Like a bridge over troubled water, this article explores the transition from parrot-recall and repetition of known facts within geometry, to the complexities of demonstration and mathematical proof – a journey that leads to deeper conceptual understanding and, one hopes, engenders a wanderlust for further travel.
Ask Year 7 pupils “How many degrees do the angles in a triangle add up to?” and most will happily regurgitate “180º”.
Ask the question “Why?” and you get a different response ... usually a blank look up at the ceiling … nothing registers ... tumbleweeds roll ...
Ask “how many degrees do the angles on a straight line add up to?” and the answer will undoubtedly be “180º”. Your next question would then be “Why?” … and you can guess what happens next! Quite often the response is “because Miss told me”, or “because it just is”. Now ask “what is a degree?” and that is a real conundrum!
Think of what similar questions could be: “How many degrees do the angles around a point add up to?” “How many degrees do the angles in a quadrilateral add up to?” Knowledge of the angle properties of straight and parallel lines, knowing that angles around a point add up to 360º (which is four right angles), recalling accurately and reliably angle facts about triangles and polygons: all these underpin the higher level skills needed to understand and apply complex ideas such as the “angles in circles” theorems. The earlier we spark pupils’ curiosity, the more interest and enthusiasm they develop - and the more accessible the later, harder reasoning becomes.
Remember, recall and regurgitate: these are the thinking skills that relate to the lower end of Bloom’s Taxonomy. Pupils can remember and recall what they have been told is true, but usually few ask “why?” by themselves: precise questioning by teachers is key to building bridges.
Take a look at the Mathematical Association Postcard Sets for higher and foundation level; they are especially useful at this time of year for revision and memory jogging.
So how do we help pupils develop their deeper understanding? The use of computer demonstrations is an obvious next step, and the excellent range of animated gifs available to support understanding is well worth exploring: suggestions are at the end of this article. Physical demonstrations are helpful too. You could link this to triangle constructions first to start to build your bridges: check out Mr Collins Comic Book Constructions.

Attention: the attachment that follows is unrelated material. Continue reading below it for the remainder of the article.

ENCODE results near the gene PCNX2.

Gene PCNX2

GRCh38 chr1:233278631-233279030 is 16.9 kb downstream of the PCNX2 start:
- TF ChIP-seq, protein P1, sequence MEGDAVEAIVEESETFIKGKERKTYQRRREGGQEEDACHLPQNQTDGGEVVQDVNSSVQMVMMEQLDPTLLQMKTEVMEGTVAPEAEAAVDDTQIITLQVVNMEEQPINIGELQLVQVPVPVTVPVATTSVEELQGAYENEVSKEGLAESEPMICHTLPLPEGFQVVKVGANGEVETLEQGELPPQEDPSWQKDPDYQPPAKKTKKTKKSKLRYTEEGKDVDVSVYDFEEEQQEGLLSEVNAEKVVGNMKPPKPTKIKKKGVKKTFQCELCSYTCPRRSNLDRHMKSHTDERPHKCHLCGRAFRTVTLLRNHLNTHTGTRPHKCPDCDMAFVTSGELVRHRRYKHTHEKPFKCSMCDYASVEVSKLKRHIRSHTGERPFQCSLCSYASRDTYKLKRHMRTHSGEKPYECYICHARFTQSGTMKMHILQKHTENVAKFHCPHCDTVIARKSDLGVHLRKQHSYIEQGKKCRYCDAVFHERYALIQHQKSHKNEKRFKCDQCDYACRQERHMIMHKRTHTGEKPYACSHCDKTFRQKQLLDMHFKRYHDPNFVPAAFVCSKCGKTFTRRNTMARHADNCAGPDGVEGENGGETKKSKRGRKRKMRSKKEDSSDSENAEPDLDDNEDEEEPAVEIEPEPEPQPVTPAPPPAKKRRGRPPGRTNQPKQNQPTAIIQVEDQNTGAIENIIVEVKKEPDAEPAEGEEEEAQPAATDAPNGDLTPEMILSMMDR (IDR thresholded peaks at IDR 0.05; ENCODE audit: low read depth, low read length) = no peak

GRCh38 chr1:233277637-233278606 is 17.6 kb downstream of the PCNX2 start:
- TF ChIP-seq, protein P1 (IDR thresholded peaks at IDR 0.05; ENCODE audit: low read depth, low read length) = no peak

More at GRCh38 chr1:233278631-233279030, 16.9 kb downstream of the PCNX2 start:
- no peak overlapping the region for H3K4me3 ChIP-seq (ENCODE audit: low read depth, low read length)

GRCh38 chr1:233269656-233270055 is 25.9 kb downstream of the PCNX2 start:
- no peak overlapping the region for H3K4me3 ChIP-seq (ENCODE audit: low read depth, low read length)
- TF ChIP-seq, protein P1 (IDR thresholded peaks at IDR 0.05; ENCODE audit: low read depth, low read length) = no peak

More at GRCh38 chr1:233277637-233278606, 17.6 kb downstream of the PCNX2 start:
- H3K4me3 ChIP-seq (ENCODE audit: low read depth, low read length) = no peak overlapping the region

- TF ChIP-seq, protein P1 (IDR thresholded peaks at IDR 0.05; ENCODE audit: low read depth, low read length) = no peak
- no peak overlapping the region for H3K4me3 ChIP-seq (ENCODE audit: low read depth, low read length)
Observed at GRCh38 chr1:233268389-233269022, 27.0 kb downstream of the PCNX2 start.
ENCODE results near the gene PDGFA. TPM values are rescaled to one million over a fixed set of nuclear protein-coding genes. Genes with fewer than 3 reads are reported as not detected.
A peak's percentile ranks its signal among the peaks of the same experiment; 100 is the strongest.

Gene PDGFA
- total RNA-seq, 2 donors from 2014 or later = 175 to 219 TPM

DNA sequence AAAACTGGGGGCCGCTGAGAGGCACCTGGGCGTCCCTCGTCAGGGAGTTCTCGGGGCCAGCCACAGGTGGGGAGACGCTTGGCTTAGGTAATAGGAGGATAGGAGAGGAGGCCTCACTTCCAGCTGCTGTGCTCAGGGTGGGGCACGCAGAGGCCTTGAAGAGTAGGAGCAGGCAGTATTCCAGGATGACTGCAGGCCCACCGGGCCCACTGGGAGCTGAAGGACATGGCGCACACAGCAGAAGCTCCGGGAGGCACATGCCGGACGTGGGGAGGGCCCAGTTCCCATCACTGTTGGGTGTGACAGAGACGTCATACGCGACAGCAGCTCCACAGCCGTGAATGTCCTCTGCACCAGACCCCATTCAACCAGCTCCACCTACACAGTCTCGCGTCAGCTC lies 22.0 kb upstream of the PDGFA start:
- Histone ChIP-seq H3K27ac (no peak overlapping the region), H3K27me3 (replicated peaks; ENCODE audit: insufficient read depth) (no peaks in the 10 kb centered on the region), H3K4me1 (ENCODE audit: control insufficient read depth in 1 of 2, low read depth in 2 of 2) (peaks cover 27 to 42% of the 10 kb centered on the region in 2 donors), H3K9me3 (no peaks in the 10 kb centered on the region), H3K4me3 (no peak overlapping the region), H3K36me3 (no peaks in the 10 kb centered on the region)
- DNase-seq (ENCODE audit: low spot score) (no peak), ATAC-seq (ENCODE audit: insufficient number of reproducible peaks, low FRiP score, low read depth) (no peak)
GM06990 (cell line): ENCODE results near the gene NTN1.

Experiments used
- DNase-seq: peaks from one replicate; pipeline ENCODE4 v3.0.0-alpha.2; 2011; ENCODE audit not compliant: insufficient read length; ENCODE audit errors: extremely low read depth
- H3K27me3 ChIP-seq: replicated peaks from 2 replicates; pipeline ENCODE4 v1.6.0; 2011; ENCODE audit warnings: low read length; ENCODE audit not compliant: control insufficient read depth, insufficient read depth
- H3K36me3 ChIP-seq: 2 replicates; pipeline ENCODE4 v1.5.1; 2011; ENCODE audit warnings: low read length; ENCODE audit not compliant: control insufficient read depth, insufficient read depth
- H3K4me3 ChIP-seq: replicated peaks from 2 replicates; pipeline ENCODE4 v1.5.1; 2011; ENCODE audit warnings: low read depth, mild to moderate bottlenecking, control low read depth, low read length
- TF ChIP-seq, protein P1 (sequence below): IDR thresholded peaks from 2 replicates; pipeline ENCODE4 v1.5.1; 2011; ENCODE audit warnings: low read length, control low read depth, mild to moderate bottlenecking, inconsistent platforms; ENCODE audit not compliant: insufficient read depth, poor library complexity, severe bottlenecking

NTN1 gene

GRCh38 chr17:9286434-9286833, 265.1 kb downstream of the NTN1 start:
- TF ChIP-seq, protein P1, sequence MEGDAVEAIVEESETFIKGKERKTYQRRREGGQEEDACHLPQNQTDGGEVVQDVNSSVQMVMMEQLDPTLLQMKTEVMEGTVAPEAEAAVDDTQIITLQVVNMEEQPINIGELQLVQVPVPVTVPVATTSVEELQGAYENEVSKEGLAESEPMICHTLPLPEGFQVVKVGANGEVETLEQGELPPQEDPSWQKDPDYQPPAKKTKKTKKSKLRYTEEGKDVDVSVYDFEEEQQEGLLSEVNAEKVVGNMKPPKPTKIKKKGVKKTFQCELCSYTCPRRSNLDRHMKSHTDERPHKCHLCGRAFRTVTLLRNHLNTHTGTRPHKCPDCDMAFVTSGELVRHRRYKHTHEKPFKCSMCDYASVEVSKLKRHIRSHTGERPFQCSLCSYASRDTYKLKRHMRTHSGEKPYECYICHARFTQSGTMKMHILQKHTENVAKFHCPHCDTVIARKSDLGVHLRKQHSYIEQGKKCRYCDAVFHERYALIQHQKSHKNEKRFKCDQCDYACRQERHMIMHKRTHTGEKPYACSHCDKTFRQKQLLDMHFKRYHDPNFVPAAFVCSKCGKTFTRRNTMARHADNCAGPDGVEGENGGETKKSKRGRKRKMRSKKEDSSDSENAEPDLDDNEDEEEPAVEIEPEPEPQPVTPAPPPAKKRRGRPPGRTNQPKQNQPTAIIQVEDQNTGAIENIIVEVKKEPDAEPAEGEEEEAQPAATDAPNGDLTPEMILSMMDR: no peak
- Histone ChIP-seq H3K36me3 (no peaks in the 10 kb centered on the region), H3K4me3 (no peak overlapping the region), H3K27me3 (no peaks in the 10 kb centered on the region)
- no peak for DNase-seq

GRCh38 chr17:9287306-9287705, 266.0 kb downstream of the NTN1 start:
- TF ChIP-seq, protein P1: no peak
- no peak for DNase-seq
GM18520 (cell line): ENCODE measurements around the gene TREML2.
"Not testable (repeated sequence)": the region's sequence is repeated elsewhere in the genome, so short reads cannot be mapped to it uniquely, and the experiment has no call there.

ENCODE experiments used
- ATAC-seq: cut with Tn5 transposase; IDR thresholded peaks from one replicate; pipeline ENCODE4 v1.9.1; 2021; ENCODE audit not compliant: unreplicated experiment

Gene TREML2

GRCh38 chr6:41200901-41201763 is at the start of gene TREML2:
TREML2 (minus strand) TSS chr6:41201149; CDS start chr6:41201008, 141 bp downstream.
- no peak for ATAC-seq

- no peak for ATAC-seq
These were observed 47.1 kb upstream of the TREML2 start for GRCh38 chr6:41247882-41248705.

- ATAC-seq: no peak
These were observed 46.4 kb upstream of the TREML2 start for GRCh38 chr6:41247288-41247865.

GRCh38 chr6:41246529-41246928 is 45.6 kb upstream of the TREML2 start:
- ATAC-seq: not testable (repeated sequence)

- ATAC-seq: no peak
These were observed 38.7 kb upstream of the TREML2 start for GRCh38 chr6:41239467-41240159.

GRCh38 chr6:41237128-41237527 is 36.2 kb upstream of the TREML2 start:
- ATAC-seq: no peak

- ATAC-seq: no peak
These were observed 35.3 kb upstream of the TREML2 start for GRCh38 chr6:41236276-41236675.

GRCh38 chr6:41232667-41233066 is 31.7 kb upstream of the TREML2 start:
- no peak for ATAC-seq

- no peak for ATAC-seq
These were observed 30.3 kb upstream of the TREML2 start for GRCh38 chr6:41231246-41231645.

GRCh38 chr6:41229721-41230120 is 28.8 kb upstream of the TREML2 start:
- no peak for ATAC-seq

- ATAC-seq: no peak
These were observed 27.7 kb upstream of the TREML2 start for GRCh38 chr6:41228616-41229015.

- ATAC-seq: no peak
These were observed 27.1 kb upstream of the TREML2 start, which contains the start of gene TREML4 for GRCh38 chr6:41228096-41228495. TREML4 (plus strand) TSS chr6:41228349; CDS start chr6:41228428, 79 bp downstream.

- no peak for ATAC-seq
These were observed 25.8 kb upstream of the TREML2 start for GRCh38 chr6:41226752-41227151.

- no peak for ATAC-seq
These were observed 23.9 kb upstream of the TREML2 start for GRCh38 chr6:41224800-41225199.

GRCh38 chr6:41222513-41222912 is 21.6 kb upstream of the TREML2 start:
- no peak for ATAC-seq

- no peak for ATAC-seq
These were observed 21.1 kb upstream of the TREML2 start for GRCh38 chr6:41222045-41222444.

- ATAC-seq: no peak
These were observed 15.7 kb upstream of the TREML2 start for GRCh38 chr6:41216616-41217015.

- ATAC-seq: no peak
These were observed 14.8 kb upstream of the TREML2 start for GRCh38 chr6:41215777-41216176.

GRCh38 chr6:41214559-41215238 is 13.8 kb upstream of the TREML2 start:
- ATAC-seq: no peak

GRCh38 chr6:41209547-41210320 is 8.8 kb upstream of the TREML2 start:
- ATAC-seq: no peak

If you tear off the corners of your triangles and place them together, they seem to form a straight line: ta da...
But do they really? And if they do, why do the angles on a straight line add up to 180º? And so the sequence of questioning continues – a good cue to remind ourselves of Malcolm Swan’s excellent eight effective principles of maths teaching of which “use of questioning” is but one.
We need to use the angle properties of parallel lines. “But why are these true?” – well, that’s your cue to talk about Euclid’s axioms and the parallel postulate (the 5th axiom), and all the unsuccessful attempts of mathematicians to prove it from the first four axioms. And then, let’s consider:
By definition angle A + angle B + angle C = the sum of the angles in the triangle. Angles A are equal and angles B are equal as they are alternate angles defined by a pair of parallel lines. Therefore the sum of the angles within a triangle will equal the sum of the angles on a straight line; but we still need to explain why both equal 180º!
So start your lesson with that simple-seeming question “Why do the angles in a triangle add up to 180º?” and see where it takes you … hopefully, like a bridge over troubled waters (apologies Simon and Garfunkel) the ensuing reasoning will ease (and enlighten) your pupils’ minds.
- Angles In 2D Shapes from Great Maths Teaching Ideas
- Interior Angle Sums of Triangles, using Geogebra
- NRICH triangle resources
- Spot the Angle! A Mathspad activity showing that with limited information you can still deduce a lot
- Mr Reddy’s Geometry Toolbox, a simple interactive tool for constructions.
Page header by Alan Levine (adapted), some rights reserved